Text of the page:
Dealing With Gambling Disorders


Gambling is an activity in which people risk money or possessions by predicting the outcome of a game or event with an element of chance, such as scratchcards, fruit machines, casino games or betting on horse races, football accumulators or other sports. While some people only gamble occasionally, for others it becomes a serious problem, which can cause financial problems and strain relationships. In some cases, it can lead to bankruptcy and even homelessness.

The decision to gamble can be triggered by a variety of factors, including boredom, stress, depression or an argument with a partner. It can also be a way to relieve unpleasant feelings or to socialise. It is important to identify the triggers and find healthier ways to cope. For example, instead of gambling, people can try exercising, spending time with friends who don’t gamble, or practicing relaxation techniques.

It is important to recognise the warning signs of a gambling addiction and get help if they are present. Signs of a problem can include frequent urges to gamble, spending more than you can afford, lying to family and friends, or borrowing money to fund your gambling. In severe cases, inpatient or residential treatment and rehab programs are available.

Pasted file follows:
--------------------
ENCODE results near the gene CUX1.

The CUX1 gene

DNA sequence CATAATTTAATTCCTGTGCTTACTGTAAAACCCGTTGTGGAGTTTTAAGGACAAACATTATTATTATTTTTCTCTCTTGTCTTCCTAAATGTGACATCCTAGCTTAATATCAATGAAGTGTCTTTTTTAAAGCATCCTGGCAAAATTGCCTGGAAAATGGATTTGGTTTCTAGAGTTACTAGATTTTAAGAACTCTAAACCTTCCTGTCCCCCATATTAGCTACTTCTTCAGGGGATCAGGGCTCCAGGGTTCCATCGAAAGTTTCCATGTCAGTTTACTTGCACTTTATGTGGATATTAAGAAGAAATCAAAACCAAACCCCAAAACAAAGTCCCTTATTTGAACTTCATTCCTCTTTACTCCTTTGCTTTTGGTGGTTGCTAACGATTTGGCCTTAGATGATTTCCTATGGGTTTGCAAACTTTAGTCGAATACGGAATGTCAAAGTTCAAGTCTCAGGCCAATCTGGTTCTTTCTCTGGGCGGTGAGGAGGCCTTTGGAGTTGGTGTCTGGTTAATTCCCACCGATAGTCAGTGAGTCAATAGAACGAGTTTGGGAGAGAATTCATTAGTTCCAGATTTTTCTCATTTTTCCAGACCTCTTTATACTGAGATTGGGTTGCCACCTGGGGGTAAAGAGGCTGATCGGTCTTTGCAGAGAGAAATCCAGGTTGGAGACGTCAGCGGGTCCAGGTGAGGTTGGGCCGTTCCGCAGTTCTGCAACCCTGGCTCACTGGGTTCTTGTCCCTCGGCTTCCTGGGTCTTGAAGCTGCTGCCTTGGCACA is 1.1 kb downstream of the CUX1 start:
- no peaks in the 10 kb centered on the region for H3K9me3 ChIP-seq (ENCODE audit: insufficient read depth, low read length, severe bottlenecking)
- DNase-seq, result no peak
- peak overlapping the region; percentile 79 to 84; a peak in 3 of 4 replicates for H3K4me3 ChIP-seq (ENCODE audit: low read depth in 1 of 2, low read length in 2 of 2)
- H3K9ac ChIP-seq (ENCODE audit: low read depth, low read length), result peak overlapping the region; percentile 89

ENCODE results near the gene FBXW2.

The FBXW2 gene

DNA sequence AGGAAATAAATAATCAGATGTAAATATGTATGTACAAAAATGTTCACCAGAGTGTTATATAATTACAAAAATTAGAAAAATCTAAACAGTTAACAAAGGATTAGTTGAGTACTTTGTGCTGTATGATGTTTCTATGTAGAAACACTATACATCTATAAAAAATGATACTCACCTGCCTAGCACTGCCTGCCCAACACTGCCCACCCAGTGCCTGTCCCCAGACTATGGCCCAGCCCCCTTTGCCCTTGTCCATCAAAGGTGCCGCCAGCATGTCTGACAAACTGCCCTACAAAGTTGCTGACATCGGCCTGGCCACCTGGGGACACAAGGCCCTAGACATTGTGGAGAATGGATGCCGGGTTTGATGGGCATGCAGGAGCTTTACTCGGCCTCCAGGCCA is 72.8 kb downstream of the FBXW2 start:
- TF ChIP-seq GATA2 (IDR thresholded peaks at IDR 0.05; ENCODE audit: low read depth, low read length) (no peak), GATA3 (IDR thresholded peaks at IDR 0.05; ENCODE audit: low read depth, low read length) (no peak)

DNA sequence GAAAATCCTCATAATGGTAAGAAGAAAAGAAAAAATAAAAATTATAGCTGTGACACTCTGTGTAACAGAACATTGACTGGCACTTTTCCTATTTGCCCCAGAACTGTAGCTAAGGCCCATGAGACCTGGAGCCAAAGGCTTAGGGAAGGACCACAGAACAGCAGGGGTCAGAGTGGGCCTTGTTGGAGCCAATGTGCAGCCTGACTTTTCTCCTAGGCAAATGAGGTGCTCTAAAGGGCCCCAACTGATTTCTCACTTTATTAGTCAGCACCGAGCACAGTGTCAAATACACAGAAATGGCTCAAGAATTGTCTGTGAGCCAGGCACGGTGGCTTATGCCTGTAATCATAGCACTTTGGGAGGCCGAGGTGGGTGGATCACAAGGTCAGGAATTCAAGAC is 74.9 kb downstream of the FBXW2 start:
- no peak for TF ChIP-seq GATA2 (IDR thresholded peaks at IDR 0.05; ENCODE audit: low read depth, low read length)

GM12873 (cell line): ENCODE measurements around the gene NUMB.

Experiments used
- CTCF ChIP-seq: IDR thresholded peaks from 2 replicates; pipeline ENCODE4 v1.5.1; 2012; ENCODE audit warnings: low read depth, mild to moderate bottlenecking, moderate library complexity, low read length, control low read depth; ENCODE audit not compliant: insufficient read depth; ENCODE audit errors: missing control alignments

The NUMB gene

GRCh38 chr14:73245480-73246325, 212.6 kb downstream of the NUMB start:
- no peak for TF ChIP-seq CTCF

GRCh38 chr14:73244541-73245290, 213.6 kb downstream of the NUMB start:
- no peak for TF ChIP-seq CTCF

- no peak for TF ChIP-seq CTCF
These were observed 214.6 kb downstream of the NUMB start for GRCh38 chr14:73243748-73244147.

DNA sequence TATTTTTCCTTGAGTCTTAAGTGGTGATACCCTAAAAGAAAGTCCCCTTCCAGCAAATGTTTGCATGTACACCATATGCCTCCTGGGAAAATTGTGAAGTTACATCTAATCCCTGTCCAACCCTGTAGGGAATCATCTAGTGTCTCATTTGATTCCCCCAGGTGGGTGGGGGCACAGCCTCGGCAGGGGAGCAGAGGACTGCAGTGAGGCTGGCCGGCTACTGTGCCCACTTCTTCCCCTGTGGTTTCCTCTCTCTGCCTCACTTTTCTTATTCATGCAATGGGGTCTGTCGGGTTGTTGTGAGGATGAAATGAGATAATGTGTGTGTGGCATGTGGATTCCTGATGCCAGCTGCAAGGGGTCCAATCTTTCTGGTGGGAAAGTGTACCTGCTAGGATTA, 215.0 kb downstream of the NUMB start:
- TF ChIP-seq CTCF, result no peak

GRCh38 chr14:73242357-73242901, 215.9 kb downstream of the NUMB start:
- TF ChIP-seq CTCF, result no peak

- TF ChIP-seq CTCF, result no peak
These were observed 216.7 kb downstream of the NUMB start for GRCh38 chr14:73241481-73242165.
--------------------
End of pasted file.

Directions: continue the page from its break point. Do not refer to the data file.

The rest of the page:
People with a gambling disorder have trouble controlling their behavior and stopping it, regardless of the consequences. The condition can affect their physical and mental health, relationships, work or study performance, and they may be at risk of losing their homes. It can also have a negative impact on the finances of their families, as well as their own. In addition, it is important to note that pathological gambling tends to run in families.

Many people can overcome a gambling problem without professional help, but for those with more severe symptoms, counselling or therapy may be beneficial. Counselling can help individuals understand the underlying issues that are causing them to gamble, and develop skills for changing their behaviour. There are a range of different types of counselling for gambling disorders, such as cognitive behavioral therapy (CBT), psychodynamic therapy, group therapy and family therapy.

In addition to seeking support from a counsellor, it is important for family members and friends of problem gamblers to set boundaries in managing money. This can help to prevent the gambler from using credit cards and taking out loans to fund their habit, or to spend time away from their family and friends. It is also helpful to limit the number of times the gambler visits casinos, as well as reducing the amount of money they take with them to the casino. It is also important to encourage the gambler to fill in the gap left by gambling with new hobbies and recreational activities.